Working with Prototype Systems

All pre-defined controllers, configurations, default values, and autosized values are meant to be a starting point. This starting point provides defaults for ASHRAE baseline systems, a means of facilitating the rapid use of systems without excessive setup effort, and an example of how the system are intended to be set up. In other words, the pre-defined configurations, default values, and their relationships are meant to be instructive and illustrative, but not set in stone. Except in the case of autosized ASHRAE baseline systems in the context of the 90.1 PRM, it is recommended that users  modify inputs and configurations as needed to accurately represent the systems in each actual project.
The following are strongly recommended when learning something new, starting a complex project, or experimenting with new strategies for a significant project:
1.       Start with a small model that represents what you’re exploring is the simplest terms, then save to a new name just before trying something new so that the experiment can be readily tossed out and started again without any significant loss of investment.  
2.       Use short simulation runs of one to three select days (very hot, very cold, should season, etc.) to explore new configurations of models and systems prior to running full annual simulations. This facilitates rapid and efficient cycles of experimentation and learning.
3.       When setting up the model of the full project, combine separate rooms into thermal zones within ModelIt to the extent feasible, given the diversity of space uses, solar exposures, other loads, and the required resolution of results. Any actual internal partitions should be retained. In most cases, there should be no fewer thermal zones than there will be actual thermostats in the building.
4.       If already well underway with a large model and there is need to use some aspect of this model to test a new HVAC system configuration or controls, etc., place the portion of the building that will be represent what is being tested—e.g., all zones on one particular HVAC air handler that is to be controlled differently—on a unique layer within ModelIt and turn all other populated model layers OFF. If there are other systems in the HVAC system file, save a copy of the file and remove all but the system required for the experiment. This facilitates thermal modeling of just the selected zones or rooms and just the system associated with them. The simulation run could be performed for just one important or representative space in the building with other zones/multiplex layers temporarily removed from the system. This is bounds the experiment, significantly reducing simulation run times and improving the ease of initial analyses and detection of input/configuration errors as the first stage of an efficient means of attempting adjusted, new, complex, or innovative configurations and control strategies. Once corrections and refinements have been competed in this context, the user can re-introduce other building zones, systems, etc., perform short runs to refine this, and then perform longer runs to generate needed whole-building annual results, etc.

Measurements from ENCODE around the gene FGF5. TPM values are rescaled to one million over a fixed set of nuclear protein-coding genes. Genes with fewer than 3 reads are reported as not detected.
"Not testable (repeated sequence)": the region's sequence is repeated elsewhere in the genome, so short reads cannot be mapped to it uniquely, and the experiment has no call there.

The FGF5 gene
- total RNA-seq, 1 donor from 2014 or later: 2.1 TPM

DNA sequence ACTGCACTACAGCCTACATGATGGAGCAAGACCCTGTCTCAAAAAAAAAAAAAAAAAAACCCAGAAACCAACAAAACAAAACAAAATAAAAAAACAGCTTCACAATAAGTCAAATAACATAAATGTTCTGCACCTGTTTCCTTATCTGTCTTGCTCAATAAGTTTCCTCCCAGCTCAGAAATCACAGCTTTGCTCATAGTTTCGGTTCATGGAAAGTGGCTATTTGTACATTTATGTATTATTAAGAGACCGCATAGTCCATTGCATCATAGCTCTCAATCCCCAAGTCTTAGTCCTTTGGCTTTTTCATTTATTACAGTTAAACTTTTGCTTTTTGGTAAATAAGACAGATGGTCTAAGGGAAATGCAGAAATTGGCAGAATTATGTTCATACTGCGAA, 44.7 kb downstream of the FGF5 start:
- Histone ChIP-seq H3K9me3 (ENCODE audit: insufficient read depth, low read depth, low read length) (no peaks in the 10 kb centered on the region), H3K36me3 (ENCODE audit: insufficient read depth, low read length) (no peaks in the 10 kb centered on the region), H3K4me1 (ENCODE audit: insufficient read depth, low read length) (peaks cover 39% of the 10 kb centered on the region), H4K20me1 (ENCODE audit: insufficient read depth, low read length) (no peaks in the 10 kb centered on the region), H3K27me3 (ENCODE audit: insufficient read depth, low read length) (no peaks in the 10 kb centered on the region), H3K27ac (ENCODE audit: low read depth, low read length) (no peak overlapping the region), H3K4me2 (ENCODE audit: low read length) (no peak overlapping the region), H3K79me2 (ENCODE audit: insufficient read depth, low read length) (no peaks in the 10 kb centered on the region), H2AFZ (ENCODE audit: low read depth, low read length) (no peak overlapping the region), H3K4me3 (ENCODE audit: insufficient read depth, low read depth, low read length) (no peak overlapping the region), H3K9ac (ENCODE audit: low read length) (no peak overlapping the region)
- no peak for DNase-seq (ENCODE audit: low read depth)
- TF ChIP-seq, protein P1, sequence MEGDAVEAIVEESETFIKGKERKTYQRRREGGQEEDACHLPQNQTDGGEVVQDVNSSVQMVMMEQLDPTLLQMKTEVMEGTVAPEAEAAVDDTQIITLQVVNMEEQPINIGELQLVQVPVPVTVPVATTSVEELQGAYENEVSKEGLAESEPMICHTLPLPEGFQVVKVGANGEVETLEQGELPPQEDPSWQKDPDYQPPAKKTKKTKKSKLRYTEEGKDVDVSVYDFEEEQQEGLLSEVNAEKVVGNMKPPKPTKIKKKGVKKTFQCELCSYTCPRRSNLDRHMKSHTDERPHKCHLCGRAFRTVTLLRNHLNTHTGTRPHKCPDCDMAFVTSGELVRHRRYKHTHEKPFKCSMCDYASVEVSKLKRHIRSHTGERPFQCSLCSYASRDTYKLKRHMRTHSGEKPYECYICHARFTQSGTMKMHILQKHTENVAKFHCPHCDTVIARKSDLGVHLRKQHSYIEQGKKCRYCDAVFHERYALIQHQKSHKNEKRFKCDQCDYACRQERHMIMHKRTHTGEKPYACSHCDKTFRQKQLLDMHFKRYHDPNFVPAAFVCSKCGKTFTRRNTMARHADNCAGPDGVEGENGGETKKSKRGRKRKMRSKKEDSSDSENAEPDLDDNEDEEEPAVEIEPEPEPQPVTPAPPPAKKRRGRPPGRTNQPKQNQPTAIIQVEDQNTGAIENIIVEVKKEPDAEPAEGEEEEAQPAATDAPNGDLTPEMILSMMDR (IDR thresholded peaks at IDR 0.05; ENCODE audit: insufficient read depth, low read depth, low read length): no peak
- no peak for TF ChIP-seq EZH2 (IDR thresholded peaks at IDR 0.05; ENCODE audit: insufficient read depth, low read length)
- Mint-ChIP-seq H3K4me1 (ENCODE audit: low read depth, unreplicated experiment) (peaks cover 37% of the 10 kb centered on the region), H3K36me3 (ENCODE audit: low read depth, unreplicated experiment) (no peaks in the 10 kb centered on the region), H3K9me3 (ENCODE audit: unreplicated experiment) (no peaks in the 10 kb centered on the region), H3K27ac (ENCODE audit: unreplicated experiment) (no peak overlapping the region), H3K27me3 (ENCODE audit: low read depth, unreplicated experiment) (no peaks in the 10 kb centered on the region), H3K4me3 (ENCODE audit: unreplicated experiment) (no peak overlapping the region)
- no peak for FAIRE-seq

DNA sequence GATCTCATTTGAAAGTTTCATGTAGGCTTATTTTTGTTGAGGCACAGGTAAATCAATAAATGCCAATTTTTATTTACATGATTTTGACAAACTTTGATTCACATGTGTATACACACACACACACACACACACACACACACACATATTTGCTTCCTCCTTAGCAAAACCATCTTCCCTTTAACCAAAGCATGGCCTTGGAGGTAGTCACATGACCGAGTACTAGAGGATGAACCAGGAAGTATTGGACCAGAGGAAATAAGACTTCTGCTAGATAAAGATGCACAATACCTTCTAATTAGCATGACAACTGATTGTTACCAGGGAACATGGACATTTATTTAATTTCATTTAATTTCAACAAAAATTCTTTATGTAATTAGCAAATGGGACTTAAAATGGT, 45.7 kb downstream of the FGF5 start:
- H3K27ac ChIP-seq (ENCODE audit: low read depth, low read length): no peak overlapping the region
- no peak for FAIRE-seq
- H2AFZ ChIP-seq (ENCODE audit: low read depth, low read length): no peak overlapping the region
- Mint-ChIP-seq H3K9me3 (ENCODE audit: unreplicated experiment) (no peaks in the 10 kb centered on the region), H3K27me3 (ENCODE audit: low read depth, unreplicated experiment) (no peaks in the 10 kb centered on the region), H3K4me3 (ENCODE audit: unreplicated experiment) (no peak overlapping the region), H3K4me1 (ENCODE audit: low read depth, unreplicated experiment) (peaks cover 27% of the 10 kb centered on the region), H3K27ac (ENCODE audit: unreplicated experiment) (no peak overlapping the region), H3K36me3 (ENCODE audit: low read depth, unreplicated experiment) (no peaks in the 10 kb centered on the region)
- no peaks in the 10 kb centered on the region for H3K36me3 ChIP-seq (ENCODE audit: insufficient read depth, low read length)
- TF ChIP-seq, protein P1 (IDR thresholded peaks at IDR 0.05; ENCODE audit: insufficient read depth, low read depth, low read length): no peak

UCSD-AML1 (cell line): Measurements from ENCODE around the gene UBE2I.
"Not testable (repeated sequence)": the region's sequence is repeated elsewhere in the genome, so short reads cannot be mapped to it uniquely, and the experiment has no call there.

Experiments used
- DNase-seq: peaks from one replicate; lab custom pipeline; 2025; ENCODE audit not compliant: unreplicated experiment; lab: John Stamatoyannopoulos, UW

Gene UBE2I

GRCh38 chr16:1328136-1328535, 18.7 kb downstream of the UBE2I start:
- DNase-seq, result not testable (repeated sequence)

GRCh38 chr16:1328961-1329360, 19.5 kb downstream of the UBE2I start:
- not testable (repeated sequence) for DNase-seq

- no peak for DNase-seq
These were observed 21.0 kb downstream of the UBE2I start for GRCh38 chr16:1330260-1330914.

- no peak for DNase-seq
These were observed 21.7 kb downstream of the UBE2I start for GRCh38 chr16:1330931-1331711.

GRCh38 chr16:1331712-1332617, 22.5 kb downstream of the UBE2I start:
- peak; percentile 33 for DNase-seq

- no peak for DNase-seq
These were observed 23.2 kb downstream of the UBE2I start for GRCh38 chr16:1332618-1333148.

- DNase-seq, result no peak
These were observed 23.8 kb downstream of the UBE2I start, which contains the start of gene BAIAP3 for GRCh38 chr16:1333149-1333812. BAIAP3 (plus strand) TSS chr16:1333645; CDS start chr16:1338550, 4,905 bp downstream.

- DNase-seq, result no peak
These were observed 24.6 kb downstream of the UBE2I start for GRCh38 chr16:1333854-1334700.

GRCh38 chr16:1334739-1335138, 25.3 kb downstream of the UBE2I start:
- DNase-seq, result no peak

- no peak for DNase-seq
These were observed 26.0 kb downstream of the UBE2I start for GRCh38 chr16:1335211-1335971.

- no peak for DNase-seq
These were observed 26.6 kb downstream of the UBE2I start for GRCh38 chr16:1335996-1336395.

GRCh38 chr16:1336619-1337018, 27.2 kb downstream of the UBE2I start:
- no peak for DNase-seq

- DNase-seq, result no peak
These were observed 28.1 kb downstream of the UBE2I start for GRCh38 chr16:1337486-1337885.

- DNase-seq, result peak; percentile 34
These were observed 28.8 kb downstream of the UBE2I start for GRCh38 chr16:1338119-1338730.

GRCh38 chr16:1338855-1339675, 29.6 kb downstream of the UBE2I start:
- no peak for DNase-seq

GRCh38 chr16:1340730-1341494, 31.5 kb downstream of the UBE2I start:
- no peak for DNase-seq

Loading, saving, and retrieving prototype systems
Pre-defined and user-defined prototype systems
Maintaining connection to referenced schedules and profiles
Selecting, moving, copying, and naming systems
Maintaining autosizing capability
Modifying pre-define prototype systems
Maintaining autosizing capability for components and controllers with autosized parameters
o   Room/zone-level airflow sizing process, including oversizing factors, turn-down ratios, etc.
o   Settings from the AHU parameters dialog
o   Supply fan power curves (static pressure and efficiency values) in PRM baseline systems that are used in PRM Baseline models.
Avoid unnecessarily deleting and replacing controllers in autosizable systems; however, if a controller does need to be replaced and the intent is to preserve relationships to the room/zone-level sizing spreadsheet for the system elements listed above, the following rules apply:
o   For example, if it is helpful for some reason to have the Heating Airflow values in MC4 for system type 07 show up in a controller that is be added to a customized version of a pre-defined system that has a 07 at the beginning of the name, the new control would need to be the same type as the pre-defined controller and would need to have “MC4: “ at the beginning of its reference name.
o   Once the new controller is added and properly named, clicking Save for the ApacheHVAC file will complete the link and a black “A” should show up next to the corresponding input fields (the same fields that receive the autosized values in the pre-defined controller that normally uses the chosen alpha-numeric designation).
Maintaining connection to referenced schedules and profiles